Chapter six: Causing trouble
It took me a decade to write this story, because the few wanted to address the well-known problem. Town officials did not want to risk mass resignation, leaving it no choice but to hire professionals at many times the cost.
A reporter for a give away weekly, I wasn't supposed to break stories like these. In small towns weekly reporters can print gossip, but could rarely risk violating any of the sacred custom. Such tales were mostly left to the daily newspapers, whose reporters could sweep in and run again after leaving the town under a showder of scandlous headlines.
Even when I finally had a decade's worth of good will under my belt, the story caused some fire fighters to snub me, as town officials finally found courage -- behind the headlines -- to crack down.
In closed door sessions with the mayor and council pressed the fire chiefs to come up with some means of controlling who goes out on a fire and determining if those fire fighters were sober or not. Even after the chiefs established a policy, some firefighters refused to give in easily, and the North End fire house -- with its history of rebellion -- led a small revolution with a very loud party on the very night the fire chiefs announced their new policy.
Casual drinking would be banned. While fire houses could still be rented out to private parties, all parties, private or part of a firehouse function, would require a permit, and firefighters who participated, would not be able to respond to a fire call if one came after they had started drinking.
Two fire houses flated refused to honor the fire chief's request, and held secret meetings in an attempt to seal news leaks. They came up with schemes to replace their own chief, kick out John Reilly, Anthony Iacono, even the DPW chief, Mike Gonnelli. They also apparently consulted an attorney -- with the likely idea of sueing me for slander for publishing story after story. The news was not good. Each story was too based on fact for them to get their day in court.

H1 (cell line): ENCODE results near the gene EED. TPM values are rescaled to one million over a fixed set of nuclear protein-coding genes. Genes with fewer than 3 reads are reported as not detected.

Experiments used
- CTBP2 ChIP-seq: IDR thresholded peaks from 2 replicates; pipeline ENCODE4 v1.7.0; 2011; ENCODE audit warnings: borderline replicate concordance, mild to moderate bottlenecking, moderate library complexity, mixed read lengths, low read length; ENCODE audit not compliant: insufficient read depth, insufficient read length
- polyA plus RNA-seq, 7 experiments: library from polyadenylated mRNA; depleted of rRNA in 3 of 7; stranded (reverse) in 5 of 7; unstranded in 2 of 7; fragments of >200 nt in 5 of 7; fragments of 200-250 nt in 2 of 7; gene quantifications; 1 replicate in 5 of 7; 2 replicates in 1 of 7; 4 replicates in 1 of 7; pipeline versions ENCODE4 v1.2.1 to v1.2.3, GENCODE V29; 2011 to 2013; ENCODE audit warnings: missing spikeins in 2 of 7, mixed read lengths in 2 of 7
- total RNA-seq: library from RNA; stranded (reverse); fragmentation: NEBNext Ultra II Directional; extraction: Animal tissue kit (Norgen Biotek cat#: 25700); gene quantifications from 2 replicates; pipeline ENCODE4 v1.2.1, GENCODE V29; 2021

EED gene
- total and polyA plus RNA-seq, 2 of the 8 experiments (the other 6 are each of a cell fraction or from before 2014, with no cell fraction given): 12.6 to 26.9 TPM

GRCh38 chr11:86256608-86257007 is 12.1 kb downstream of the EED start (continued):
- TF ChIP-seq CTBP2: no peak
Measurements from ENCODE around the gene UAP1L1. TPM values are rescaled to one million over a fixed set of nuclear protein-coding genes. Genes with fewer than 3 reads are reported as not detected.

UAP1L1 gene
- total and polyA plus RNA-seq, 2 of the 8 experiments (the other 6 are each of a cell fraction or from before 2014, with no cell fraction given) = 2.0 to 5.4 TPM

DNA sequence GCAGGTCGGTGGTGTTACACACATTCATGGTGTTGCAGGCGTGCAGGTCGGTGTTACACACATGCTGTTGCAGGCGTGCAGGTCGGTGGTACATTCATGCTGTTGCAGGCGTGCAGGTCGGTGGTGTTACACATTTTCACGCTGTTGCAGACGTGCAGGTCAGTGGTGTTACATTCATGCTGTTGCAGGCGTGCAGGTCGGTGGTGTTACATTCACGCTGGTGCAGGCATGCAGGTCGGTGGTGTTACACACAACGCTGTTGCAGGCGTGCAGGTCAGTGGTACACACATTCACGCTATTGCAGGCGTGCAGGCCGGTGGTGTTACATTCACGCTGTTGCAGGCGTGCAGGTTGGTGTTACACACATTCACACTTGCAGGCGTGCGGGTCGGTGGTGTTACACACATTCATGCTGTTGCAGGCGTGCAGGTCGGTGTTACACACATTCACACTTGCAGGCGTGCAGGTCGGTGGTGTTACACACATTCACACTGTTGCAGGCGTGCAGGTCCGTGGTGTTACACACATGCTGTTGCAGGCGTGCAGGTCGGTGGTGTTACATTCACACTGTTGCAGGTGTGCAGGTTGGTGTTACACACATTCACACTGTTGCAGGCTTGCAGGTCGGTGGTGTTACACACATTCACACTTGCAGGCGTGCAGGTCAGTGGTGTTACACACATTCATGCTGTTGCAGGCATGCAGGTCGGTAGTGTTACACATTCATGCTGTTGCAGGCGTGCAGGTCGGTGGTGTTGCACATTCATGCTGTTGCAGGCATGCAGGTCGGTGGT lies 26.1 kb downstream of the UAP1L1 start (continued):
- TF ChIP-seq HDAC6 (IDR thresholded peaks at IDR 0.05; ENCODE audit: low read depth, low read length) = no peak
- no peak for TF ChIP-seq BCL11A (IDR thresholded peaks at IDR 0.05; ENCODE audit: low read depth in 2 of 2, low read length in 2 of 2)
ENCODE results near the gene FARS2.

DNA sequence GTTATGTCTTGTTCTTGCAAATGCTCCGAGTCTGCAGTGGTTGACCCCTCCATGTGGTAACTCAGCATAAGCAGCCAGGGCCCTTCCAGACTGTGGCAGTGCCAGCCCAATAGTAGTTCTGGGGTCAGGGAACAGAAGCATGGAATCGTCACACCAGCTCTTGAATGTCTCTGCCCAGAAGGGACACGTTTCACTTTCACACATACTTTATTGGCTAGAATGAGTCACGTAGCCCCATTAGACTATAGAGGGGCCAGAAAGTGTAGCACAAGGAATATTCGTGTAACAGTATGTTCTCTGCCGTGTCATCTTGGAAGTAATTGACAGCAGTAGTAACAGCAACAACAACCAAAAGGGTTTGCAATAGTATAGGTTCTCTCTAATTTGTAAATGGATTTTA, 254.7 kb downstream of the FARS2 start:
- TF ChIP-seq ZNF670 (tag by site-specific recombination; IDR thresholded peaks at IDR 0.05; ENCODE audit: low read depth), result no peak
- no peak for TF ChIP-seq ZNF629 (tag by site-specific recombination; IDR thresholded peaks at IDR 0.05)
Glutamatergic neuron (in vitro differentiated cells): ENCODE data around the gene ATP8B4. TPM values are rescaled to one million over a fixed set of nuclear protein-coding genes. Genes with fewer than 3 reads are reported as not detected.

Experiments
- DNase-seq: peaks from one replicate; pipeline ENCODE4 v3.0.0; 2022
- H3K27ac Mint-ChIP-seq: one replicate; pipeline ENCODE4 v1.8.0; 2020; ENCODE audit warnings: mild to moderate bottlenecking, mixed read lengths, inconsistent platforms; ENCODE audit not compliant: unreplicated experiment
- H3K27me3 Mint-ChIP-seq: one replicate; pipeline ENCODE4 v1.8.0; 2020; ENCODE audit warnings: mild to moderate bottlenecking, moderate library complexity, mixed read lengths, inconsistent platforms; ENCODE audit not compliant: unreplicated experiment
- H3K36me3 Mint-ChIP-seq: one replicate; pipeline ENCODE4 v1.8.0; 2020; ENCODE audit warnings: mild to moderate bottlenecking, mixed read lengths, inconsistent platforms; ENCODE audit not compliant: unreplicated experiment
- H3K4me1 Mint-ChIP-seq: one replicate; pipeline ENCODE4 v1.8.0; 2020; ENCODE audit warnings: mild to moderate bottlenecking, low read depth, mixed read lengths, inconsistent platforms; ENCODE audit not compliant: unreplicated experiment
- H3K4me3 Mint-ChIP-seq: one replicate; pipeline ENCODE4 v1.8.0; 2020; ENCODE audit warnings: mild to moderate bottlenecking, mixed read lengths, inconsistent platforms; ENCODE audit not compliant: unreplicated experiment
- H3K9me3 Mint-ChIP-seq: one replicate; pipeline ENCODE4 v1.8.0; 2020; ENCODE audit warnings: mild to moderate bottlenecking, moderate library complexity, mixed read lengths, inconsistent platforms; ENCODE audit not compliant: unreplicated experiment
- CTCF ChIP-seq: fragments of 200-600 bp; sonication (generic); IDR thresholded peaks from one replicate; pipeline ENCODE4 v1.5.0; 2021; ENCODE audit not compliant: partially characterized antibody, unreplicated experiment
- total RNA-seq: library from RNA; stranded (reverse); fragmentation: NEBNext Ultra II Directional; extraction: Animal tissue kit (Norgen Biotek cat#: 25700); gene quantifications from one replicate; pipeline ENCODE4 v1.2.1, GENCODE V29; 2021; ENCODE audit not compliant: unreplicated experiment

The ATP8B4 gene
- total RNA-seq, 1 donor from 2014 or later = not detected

Then, they sought to get around the regulation that banned drinking in the fire houses and proposed to rent the back rooms in each fire house, thereby taking it out from under the "town owned" option that made drinking their illegal.
I printed this plan, along with state regulations that said each fire fighter had to be tested after any injury, taking note that refusal to test would lose all medical benefits as would a positive test for alchol or drug use. If a fire fighter died on the job and tested positive, his family would recieve no benefits either. The town also moved to accept federal guidelines which required testing in order to become a fire fighter and other testing later if there is a question about sobriety.
Firefighters were appalled, especially the gang from the North End firehouse. Messages reached me suggesting I would not be a welcome guest, though other people suggested a darker fates if I wandered there.
As angry as they were and as much as they wanted to make me out to be an out of towner -- a common response in small towns like Secaucus to anyone who disgrees with their traditional habits -- I had a long personal history with the department, and the department had a history of similar conflicts -- even among one of their own.